Bitmoji: A Halloween Horror Story (Muahahaha)

It’s been a while since we’ve seen anything notable in the world of emojis, so it’s about time for something new to pop up, wouldn’t you think? Well, it looks like we’re in luck: Bitmoji is here, and it wants to help you make your own emojis starring — yourself! Obviously I couldn’t let this one go without trying it out (I’m a sucker for free apps), so here’s the lowdown on the iOS version. But don’t worry, Android users — it’s available on the Google Play store, too.

The newest creation from the masterminds behind create-your-own-comic-strip app Bitstrips, Bitmoji allows you to take a little cartoon version of yourself and make your own set of personalized emojis. Unlike another DIY emoji app we’ve looked at in the past, Makemoji, you don’t make your own Bitmojis totally from scratch; rather, you create an avatar of yourself, which the app then inserts into a collection of existing emojis. Some of them feature words (are we still using “woot?” Because it’s an option here) with your avatar springing forth from them like a tiny messenger of enthusiasm; others use your avatar’s face to depict certain emotions; and a bunch of them actually put your avatar into the middle of a series of admittedly bizarre scenarios. Why is my Mini Me reclining suggestively on a giant, steaming hot pizza? No idea. But hey, I suppose stranger things have happened. Sexy pizza is a thing now, so whatever.

The images created by Bitmoji look more like stickers than anything else; they can, however, easily be pasted into everything from iMessage to Facebook, and the iOS version even comes with a built-in keyboard. If you've got Bitstrips, downloading the app and logging into Facebook will allow you to retrieve your existing avatar — but no worries if you don't already use it. The very first thing I did upon booting up the app as Bit-newbie was create my little miniature self, and it’s just as fun as you think it is.

For all my coverage of the emoji phenomenon, I don’t actually use them that often; my repertoire is pretty much limited to smiley faces to indicate good-natured joking and frown-y faces to depict comical displeasure. Accordingly, rather than simply giving a general demonstration of the app, I decided to put Bitmoji to a different kind of use: I built a story using it, starring my avatar self. Since it’s Halloween, naturally it’s a Halloween horror story, so here — submitted for the approval of the Bitmoji Society, I call this story…

The Tale of the Phantom iPhone

It was Halloween night, and to be honest, I wasn’t actually looking forward to it all that much. Not that I was actively dreading it; I just didn’t particularly feel like dealing with crowds of costumed partiers. True, I could have gone:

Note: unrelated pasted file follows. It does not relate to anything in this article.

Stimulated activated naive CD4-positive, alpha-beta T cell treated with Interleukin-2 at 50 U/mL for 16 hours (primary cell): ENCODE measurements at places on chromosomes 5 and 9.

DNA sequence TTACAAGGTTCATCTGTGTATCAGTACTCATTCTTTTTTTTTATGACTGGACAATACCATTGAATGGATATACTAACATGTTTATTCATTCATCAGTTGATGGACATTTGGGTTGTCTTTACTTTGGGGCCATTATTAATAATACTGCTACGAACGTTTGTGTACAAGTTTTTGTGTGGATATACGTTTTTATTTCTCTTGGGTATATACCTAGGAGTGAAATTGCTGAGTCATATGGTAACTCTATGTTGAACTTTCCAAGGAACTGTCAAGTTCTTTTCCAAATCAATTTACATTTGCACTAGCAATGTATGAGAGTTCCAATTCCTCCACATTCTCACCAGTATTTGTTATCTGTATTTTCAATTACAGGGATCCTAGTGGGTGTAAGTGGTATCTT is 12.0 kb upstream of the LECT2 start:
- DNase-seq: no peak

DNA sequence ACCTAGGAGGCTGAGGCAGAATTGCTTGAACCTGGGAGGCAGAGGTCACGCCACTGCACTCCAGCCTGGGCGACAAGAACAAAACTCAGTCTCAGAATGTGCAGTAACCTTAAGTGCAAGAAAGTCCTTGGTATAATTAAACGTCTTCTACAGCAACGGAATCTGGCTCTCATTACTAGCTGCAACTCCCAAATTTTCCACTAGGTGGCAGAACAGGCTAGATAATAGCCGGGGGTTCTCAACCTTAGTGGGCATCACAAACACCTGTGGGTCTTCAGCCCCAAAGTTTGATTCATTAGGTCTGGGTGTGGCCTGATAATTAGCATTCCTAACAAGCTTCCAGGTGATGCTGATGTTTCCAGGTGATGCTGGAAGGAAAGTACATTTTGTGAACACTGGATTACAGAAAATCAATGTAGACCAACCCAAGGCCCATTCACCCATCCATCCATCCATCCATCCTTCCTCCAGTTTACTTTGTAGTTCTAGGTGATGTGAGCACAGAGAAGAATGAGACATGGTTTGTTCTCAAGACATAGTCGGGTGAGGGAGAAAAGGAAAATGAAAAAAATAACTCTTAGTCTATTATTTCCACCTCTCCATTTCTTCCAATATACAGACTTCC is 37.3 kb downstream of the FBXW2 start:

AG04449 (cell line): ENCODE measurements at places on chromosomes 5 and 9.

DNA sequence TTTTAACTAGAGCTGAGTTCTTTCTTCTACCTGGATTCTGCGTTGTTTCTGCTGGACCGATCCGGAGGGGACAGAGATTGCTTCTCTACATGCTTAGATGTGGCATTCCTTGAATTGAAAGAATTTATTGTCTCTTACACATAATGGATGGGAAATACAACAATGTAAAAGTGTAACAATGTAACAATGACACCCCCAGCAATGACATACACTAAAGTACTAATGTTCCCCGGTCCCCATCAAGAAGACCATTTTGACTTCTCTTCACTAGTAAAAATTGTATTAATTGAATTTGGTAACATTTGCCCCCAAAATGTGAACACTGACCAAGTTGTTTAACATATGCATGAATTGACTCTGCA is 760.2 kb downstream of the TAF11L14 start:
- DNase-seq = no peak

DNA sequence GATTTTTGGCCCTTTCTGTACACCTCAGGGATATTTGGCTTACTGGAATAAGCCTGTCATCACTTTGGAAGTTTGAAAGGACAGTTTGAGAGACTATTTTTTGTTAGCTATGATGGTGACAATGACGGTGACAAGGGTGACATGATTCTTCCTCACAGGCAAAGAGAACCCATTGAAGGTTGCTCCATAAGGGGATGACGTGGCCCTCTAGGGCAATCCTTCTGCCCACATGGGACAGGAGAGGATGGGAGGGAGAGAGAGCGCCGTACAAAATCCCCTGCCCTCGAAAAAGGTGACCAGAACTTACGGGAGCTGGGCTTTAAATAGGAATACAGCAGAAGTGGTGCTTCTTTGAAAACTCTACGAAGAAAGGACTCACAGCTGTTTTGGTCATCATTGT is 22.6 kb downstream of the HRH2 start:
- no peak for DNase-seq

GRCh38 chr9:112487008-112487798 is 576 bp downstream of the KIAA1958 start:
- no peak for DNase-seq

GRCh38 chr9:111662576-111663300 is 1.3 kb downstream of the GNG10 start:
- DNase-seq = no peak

-ing, or used the time to:

Scare people silly; but really, all I wanted to do was:

That is, sit at home in my giant pumpkin-shaped pillow fort and watch horror movies on Netflix. (What? Pillow forts are the best!)

But then:

I got a text from my BFF, Jill. I couldn’t make much sense of it; it seemed to be just a random string of letters and numbers. “Jill?” I thought.

“You pick the worst times to text. We’re going to have to have a talk about that at some point.” I almost decided just to ignore it… but then a second text came through. It read simply, “NEED HELP COME QUICK.” Somewhat alarmed, I texted back, “Where r u?”; within seconds, she texted an address to me. I replied:

And I was off.

The address wasn’t one I was familiar with, and it a looked a little… shall we say, off when I arrived. The apartment building — at least, that’s what I assume it was (had Jill moved and just kind of forgotten to tell me?) — looked almost abandoned: Dark, creepy, and generally just sort of:

My phone buzzed again; it was Jill. “COME UP 13TH FL,” it read. I felt kind of uneasy… but what if something was really wrong? Falling right into the trap of every horror movie victim in the history of the universe (why did I not just call 911?!), I went in.

The elevator was broken, so I had to huff it up 12 flights of stairs to get to the 13 floor — and of course, when I arrived, the door slammed shut behind me and locked. So much for fire safety.

I reached for my phone yet again; this time it read “LAST DOOR ON LEFT.” I have no idea how Jill was keeping such a close eye on me; maybe they had better security here than I thought. I made my way down the long, dark, and eerily silent hall, finally arriving at a decrepit-looking door. I turned the knob, pulled it open, and found myself face to face with…


What? Where was Jill? Nowhere to be seen, apparently. For a moment, I felt like:

And then I realized that the Other Me looked a little… evil. Demonic, you might say. It was right about when “I” starting reaching toward myself with grasping little hands that I decided now might be a good time to:

I ran, fling open as many doors as I could, looking for a way out, only to find an increasingly weird selection of Other Me’s behind them. One:

Was asphyxiating to death in a noxious cloud; another:

Was apparently on the rampage; and, perhaps freakiest of all, one:

Was being devoured by spiders.

I friggin' hate spiders.

At last, though, I ran out of doors. I had nowhere else to go — and as I turned around, the demonic Other Me closed in. She drew close… she reached out… she grabbed at something deep inside my chest… and...

And that’s the story of how I got my heart stolen by a demon on Halloween. Literally.

Grab Bitmoji on the App Store for Apple devices or on the Google Play store for Android ones. Happy Halloween!

Images: Lucia Peters/Bitmoji (15); Why We Love Doctor Who/Tumblr